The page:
Elliott will use his No. 24 Chevrolet to pay tribute to the car his father, NASCAR Hall of Famer Bill Elliott, drove in his first Cup start.

The light blue look was on his No. 9 car when he started in the Feb. 29, 1976 race at Rockingham Speedway.

The car was revealed on Facebook in the below video.

AJ Allmendinger will pay tribute to two-time Cup champion Terry Labonte with his No. 47 Chevrolet.

The car will resemble the No. 44 Piedmont Airlines Oldsmobile that Labonte drove in during the 198 Cup season when he competed for owner Billy Hagan.

NASCAR America: Felix Sabates: ‘I’m lucky to be here’ after near-death experience from illness last year

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For nearly a month last year Felix Sabates was at death’s door.

The fears were so great that Sabates might not wake up from a coma he spent 29 days in, Chip Ganassi bought a blue suit for the possibility he might have to attend his co-owner’s funeral.

But the 71-year-old made a full recovery through a rehab process that included learning to walk again.

NASCAR America’s Kyle Petty and Sabates have a special relationship. Petty drove the No. 42 car for Sabates’ SABCO Racing for eight years in the 1980s and 1990s, winning six of his eight Cup races for the millionaire owner from Cuba.

Sabates sat down with Petty to discuss the ordeal, which began in January 2016 when Sabates began feeling ill during the Rolex 24 at Daytona.

“I came home and woke up the next morning and I (couldn’t) breath,” said Sabates, who drove himself to the hospital. “The minute they saw me I was in intensive care.”

Sabates was in the hospital for two and half weeks before he was released, but Sabates “should’ve know I wasn’t cured.”

The Chip Ganassi Racing co-owner returned to his usual grind until it caught up to him in August.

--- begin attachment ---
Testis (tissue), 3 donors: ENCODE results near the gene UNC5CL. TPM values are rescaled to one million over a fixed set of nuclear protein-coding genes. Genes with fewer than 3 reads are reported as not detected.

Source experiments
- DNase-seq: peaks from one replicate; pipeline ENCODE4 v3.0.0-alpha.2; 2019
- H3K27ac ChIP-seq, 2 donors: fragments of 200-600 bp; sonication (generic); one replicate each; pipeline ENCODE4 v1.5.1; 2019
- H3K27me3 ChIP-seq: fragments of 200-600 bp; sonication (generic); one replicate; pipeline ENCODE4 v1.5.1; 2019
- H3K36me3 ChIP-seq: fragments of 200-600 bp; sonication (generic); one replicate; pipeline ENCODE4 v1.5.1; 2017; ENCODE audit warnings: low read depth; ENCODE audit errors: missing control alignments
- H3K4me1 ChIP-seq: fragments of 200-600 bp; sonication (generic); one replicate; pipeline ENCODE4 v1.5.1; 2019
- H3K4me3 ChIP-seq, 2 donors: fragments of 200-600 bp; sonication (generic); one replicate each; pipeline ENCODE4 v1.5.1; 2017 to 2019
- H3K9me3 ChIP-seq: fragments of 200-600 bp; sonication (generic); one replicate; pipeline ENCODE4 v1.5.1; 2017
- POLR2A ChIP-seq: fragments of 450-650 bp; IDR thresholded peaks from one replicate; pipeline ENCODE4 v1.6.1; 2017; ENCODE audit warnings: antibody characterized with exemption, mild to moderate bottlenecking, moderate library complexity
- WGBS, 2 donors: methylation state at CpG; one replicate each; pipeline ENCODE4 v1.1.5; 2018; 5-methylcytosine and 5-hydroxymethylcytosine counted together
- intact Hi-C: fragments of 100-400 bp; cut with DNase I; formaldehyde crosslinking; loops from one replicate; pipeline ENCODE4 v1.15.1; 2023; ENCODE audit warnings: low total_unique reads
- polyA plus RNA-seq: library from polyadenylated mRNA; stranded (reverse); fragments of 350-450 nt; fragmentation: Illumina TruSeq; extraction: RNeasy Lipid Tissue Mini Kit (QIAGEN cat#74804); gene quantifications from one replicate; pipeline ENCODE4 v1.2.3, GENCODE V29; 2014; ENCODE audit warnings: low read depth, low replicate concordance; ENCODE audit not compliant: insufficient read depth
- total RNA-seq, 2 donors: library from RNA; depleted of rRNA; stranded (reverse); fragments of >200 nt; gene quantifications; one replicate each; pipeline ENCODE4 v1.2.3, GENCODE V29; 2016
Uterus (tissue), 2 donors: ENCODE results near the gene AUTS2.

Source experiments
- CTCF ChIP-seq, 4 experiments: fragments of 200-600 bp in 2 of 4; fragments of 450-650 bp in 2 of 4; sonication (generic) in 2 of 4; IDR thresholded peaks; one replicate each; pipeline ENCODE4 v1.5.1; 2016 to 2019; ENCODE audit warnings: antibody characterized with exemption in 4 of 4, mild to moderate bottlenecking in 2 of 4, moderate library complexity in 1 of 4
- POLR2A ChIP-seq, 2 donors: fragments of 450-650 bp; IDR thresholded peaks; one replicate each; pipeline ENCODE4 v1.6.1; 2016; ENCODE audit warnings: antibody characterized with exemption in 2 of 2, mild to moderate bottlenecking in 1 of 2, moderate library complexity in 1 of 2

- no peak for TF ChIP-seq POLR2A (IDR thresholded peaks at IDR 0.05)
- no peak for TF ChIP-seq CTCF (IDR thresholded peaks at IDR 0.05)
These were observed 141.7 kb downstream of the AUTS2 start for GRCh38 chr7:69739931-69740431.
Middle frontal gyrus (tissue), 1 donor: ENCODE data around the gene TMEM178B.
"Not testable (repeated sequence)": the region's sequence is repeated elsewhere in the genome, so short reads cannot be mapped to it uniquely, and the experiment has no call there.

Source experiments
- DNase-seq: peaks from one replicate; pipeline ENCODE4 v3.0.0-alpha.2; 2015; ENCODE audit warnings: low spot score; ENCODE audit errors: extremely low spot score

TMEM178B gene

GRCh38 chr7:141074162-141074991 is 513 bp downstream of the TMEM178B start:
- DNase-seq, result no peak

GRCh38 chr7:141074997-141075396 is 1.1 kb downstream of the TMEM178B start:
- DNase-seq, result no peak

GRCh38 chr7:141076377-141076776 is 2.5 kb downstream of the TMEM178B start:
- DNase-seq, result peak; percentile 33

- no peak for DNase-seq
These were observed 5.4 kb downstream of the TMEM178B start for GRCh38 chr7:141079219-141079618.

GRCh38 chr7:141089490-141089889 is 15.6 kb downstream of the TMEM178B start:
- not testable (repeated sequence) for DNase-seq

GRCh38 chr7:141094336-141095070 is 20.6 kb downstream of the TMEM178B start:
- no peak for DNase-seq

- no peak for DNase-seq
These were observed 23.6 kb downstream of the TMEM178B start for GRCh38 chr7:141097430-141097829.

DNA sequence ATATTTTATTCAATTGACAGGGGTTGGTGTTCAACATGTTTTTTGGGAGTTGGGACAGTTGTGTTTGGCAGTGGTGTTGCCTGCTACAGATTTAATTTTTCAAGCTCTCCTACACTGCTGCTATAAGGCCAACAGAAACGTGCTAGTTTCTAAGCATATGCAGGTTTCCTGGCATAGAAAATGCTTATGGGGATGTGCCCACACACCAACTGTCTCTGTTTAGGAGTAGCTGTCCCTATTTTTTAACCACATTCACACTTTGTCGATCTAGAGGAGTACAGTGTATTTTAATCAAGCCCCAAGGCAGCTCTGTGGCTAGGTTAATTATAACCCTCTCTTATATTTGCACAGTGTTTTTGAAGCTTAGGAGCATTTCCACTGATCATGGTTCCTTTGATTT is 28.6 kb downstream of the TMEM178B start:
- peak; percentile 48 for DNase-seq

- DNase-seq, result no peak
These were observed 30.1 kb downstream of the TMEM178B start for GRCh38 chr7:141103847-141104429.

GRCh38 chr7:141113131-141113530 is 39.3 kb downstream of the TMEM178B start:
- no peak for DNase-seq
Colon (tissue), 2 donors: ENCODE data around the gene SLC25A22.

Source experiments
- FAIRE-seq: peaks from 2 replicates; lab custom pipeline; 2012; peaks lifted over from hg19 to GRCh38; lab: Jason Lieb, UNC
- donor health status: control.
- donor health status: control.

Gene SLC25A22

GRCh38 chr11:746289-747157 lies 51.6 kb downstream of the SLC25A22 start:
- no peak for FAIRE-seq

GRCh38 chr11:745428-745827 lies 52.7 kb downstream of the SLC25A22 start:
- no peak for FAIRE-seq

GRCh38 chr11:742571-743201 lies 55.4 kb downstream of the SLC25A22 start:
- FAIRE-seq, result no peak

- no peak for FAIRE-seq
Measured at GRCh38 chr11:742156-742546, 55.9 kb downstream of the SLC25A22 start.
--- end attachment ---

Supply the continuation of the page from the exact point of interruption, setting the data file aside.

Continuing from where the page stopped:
“My blood pressure was through the roof, my oxygen level was 55, which you should be dead then,” recalled Sabates, who has no memory of a three-month stretch. “They thought was I was brain-dead. They were pretty much going to disconnect me. So 4 o’clock in the morning, they took my tubes out.”

That’s when Sabates began the process of waking up.

“I’m lucky to be here,” said Sabates, who aside from being back at the track is also back to playing golf.

“I used to worry about little things,’ Sabates said. “Now I don’t even worry about big things.”

The full feature will air Sunday on Countdown to Green, which begins at 2:30 p.m. ET on NBCSN before the Cup race at Pocono.

NASCAR America: Ryan Blaney glad Team Penske news is finally out in the open

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On Wednesday it was finally announced that Ryan Blaney would move from Wood Brothers Racing to Team Penske full-time next year in the Cup Series in the No. 12 Ford while Paul Menard will take over the No. 21 Ford.

NASCAR America’s Dave Burns caught up with Blaney on Thursday. Blaney was happy that his 2018 plans were finally public knowledge.

Blaney also acknowledged how a technical alliance between the two teams helped Wood Brothers Racing return to a competition level that allowed Blaney to get his first Cup win this season earlier this year.

“That was a big deal,” Blaney said. “That was getting us to where we could run a full-time season. That was really helpful not only to me but to (crew chief) Jeremy Bullins, will be coming with me to the 12 car.”

Blaney has been driving for Team Penske part-time in the Xfinity Series since 2012.

“It’s been nice to get the news and tell everybody finally about what we’re doing,” Blaney said. “But mainly we’re trying to finish this year out strong with the Wood Brothers, getting their 100th win, that’s really big. That’s on my bucket list for this year and getting as far as we can in the playoffs.”

The No. 21 team returns to Pocono Raceway this weekend, the site of Blaney’s first Cup win last month.

Watch the video for the full interview.